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Foreign Direct Investment Inflows Reach US$1.5 Billion in January-May 2013


Net foreign direct investment (FDI) inflows in January-May 2013 amounted to US$1.5 billion. Gross equity capital placements, which represent the bulk of FDI inflows, rose by 61.1 percent in the first five months of 2013 to reach US$1.8 billion compared to US$1.1 billion in the same period in 2012. This reflected favorable investor interest on the back of the country’s sound macroeconomic fundamentals. The bulk of these equity capital investments—which came mainly from Mexico, Japan, the United States, Malaysia and the British Virgin Islands—were directed to manufacturing activities; water supply, sewerage, waste management and remediation; real estate activities; arts, entertainment and recreation activities; and financial and insurance activities.  Notwithstanding the increase in gross equity capital infusion, net FDI inflows during the period was lower by 8.7 percent relative to its year-ago level of US$1.7 billion.1,2   This developed as gross equity capital placements were offset by withdrawals of US$947 million (higher than the US$105 million recorded in the same period last year) resulting in net equity capital inflows of US$846 million, a decline of 16.1 percent from the level posted a year ago. 

Reinvestment of earnings totaled US$327 million in January-May 2013 as foreign investors opted to retain their earnings locally on expectations of sustained strong corporate performance.  Non-residents’ net placements in debt instruments issued by local affiliates (or intercompany borrowings between foreign direct investors and their subsidiaries/affiliates in the Philippines) in the form of loans and debt securities amounted to US$349 million in January-May 2013, higher by 84.6 percent than the US$189 million recorded in the same period last year.  Parent companies abroad continued to lend funds to their local subsidiaries/affiliates to sustain existing operations or expand their businesses in the country.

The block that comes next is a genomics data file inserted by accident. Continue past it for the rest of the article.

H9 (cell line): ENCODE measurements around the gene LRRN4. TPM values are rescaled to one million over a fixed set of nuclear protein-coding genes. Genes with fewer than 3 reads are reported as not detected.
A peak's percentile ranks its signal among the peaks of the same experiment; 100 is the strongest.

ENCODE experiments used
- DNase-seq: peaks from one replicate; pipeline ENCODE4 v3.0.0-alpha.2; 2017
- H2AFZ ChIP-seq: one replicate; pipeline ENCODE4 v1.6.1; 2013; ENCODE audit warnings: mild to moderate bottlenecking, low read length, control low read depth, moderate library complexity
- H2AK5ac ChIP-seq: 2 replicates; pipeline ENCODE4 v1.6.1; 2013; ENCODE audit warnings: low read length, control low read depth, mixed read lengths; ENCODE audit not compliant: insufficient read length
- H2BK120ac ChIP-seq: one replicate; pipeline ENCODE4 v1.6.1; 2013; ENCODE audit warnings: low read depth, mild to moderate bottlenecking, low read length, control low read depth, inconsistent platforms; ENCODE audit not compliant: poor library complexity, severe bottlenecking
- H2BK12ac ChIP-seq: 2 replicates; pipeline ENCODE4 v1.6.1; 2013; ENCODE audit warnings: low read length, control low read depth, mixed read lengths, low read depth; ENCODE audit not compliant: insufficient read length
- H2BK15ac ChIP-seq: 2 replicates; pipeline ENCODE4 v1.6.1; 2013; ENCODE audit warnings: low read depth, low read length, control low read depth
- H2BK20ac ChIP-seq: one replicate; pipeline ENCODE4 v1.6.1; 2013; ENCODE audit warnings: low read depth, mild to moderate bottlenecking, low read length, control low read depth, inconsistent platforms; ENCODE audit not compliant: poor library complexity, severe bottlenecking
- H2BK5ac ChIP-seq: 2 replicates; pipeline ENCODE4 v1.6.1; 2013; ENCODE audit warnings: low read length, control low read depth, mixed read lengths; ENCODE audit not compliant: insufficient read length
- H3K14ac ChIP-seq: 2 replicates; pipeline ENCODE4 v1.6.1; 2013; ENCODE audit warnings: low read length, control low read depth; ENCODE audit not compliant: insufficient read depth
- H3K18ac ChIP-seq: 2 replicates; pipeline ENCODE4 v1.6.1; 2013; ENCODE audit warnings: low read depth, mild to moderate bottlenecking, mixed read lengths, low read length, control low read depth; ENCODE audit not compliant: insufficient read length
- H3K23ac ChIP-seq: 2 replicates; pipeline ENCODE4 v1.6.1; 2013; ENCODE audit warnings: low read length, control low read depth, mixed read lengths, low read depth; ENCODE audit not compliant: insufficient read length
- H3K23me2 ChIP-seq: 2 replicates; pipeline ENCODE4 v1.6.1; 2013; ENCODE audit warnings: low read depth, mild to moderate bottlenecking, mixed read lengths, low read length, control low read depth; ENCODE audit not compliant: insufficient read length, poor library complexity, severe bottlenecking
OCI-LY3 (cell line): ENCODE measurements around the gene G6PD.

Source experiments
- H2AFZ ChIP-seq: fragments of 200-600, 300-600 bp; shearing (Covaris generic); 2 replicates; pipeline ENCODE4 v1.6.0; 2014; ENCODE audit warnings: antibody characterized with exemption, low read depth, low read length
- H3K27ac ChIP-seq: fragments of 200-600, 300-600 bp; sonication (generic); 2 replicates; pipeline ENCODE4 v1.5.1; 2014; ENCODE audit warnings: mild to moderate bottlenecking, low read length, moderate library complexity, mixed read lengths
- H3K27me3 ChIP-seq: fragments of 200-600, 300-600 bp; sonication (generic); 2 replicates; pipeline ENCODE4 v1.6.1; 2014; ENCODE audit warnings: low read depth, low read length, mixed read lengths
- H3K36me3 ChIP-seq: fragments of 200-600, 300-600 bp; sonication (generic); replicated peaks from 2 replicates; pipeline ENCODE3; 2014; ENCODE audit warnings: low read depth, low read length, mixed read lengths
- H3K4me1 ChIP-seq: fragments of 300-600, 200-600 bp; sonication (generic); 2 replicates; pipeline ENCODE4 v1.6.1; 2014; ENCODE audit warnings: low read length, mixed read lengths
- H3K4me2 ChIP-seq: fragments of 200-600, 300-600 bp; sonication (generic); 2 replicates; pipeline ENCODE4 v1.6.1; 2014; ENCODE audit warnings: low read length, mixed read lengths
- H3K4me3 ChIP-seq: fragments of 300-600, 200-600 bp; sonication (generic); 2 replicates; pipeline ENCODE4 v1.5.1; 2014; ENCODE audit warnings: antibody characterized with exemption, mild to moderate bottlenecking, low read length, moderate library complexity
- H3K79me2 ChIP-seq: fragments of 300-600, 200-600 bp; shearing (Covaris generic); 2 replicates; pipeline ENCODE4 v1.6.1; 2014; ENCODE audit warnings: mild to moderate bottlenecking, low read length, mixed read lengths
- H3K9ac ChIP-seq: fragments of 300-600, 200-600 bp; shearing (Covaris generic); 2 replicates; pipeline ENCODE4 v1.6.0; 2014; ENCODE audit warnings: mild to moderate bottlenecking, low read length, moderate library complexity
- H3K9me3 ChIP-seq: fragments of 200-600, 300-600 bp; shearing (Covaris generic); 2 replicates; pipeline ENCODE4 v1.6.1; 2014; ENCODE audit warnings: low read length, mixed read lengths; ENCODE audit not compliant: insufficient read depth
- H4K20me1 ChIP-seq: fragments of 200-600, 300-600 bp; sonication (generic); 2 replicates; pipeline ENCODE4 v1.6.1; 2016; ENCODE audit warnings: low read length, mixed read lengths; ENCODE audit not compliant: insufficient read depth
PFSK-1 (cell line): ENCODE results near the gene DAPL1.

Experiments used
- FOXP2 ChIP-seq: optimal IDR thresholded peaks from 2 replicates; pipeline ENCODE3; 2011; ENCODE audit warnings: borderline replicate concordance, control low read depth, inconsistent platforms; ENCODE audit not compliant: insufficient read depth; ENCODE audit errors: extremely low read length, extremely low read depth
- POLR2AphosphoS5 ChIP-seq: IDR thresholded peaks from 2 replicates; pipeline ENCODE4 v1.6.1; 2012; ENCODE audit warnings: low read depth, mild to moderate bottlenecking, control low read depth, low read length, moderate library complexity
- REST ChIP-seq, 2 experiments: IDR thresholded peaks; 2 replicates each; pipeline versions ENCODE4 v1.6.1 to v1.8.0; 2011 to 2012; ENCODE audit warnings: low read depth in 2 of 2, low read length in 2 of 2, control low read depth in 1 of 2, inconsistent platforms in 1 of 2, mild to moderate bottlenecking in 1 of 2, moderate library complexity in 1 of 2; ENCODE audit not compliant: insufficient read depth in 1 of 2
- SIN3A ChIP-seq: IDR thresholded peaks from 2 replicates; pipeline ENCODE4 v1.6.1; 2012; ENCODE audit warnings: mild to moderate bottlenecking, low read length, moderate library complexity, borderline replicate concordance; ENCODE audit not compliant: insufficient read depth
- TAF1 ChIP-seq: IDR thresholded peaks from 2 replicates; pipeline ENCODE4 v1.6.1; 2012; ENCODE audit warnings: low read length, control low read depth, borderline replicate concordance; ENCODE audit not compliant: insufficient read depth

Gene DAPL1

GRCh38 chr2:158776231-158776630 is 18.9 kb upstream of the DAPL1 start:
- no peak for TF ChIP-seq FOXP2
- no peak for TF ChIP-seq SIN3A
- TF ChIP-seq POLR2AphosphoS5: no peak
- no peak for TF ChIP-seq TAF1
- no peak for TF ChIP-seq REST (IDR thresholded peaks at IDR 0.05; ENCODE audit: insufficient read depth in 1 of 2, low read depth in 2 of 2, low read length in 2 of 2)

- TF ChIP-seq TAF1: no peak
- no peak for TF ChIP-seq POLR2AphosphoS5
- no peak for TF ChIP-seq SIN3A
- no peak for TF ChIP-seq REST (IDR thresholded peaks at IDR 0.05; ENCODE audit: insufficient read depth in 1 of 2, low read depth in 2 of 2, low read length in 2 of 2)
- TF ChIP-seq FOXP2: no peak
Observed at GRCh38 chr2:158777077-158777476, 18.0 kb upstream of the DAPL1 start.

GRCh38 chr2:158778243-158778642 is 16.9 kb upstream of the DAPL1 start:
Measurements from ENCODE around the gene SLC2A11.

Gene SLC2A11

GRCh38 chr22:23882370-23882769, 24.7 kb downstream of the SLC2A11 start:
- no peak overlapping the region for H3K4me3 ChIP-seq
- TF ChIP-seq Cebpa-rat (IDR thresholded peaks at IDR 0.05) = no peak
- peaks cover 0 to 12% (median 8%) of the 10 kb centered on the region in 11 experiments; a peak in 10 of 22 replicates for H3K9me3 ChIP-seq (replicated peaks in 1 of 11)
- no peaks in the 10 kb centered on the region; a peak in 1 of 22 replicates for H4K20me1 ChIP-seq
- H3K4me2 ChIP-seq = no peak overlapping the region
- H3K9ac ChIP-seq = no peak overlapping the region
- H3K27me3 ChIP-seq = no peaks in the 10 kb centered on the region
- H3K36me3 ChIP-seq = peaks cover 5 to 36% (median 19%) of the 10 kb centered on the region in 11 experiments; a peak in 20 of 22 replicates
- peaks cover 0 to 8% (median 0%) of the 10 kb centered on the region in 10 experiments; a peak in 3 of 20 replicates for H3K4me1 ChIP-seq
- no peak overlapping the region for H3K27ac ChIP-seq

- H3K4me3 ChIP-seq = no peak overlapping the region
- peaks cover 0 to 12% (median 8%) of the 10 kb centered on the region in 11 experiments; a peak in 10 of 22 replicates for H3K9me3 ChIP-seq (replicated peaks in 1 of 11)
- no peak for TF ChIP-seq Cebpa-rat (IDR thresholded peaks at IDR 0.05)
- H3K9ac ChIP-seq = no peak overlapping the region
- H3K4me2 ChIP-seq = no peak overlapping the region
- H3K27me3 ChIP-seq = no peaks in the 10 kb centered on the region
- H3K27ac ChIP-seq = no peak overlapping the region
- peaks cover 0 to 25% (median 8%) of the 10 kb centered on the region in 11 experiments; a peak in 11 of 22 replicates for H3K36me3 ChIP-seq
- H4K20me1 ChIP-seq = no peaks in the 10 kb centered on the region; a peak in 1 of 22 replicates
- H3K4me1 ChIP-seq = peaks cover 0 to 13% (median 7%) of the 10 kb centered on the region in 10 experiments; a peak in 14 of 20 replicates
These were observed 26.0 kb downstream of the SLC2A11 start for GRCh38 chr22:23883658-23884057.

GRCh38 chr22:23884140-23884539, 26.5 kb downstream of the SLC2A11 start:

In May 2013, net FDI reached US$17 million. This was lower by 85.7 percent relative to the level recorded in the same month last year due to higher withdrawals of equity capital and net repayments of debt instruments. Equity capital resulted in net outflows of US$14 million compared to net inflows of US$58 million in 2012 as equity withdrawals of US$90 million (compared to only US$6 million a year ago) offset gross equity capital placements of US$76million (compared to US$64 million in May 2012). Gross equity capital placements—sourced mostly from Singapore, the United States, Japan, Italy and Germany—were channeled mainly to real estate activities, manufacturing, agriculture, fishery and fishing, wholesale and retail trade and construction. Moreover, non-residents’ placements in debt instruments issued by local affiliates registered a net outflow of US$36 million. Meanwhile, reinvestment of earnings amounted to US$67 million, lower by 30.3 percent than the year-ago level of US$98 million.


1 The BSP adopted the Balance of Payments, 6th edition (BPM6) compilation framework effective 22 March 2013 with the release of the full-year 2012 and revised 2011 BOP statistics.  The major change in FDI compilation is the adoption of the asset and liability principle, where claims of non-resident direct investment enterprises from resident direct investors are now presented as reverse investment under net incurrence of liabilities/non-residents’ investments in the Philippines (previously presented in the Balance of Payments Manual, 5th edition (BPM5) as negative entry under assets/residents’ investments abroad).  Conversely, claims of resident direct investment enterprises from foreign direct investors are now presented as reverse investment under net acquisition of financial assets/residents’ investments abroad (previously presented as negative entry under liabilities/non-residents’ investments in the Philippines). 

2 BSP statistics on FDI covers actual investment inflows, which could be in the form of equity capital, reinvestment of earnings, and borrowings between affiliates.  In contrast to investment data from other government sources, the BSP’s FDI data include investments where ownership by the foreign enterprise is at least 10 percent. Meanwhile, FDI data of Investment Promotion Agencies (IPAs) do not make use of the 10 percent threshold and include borrowings from foreign sources that are non-affiliates of the domestic company. Furthermore, the BSP’s FDI data are presented in net terms (i.e., equity capital placements less withdrawals), while the IPAs’ FDI do not account for equity withdrawals.


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